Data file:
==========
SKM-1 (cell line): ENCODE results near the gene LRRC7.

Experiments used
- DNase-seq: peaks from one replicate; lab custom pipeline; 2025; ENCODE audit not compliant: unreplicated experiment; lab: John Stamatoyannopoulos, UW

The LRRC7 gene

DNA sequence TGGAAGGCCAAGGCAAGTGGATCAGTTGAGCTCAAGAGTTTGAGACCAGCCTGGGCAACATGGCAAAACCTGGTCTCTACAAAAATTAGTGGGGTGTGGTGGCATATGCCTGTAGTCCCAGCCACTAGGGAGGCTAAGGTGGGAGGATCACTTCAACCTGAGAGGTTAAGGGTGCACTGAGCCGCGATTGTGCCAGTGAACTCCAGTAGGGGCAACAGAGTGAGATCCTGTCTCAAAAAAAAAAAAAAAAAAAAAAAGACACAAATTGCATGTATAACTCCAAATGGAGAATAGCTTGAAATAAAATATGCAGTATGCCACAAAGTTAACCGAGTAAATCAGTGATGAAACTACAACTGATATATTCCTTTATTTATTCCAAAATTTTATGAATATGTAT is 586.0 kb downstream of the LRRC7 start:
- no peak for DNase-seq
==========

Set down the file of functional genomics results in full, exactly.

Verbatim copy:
SKM-1 (cell line): ENCODE results near the gene LRRC7.

Experiments used
- DNase-seq: peaks from one replicate; lab custom pipeline; 2025; ENCODE audit not compliant: unreplicated experiment; lab: John Stamatoyannopoulos, UW

The LRRC7 gene

DNA sequence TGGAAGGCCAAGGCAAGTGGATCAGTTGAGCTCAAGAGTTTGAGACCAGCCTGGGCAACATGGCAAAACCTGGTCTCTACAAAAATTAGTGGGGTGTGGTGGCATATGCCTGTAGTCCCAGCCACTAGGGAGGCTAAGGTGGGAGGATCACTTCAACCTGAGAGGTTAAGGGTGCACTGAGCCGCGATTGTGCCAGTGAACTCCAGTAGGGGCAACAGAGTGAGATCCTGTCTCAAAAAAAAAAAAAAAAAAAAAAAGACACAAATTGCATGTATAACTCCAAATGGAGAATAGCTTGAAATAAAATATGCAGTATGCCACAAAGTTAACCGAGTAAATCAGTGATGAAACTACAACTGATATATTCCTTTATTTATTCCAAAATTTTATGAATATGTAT is 586.0 kb downstream of the LRRC7 start:
- no peak for DNase-seq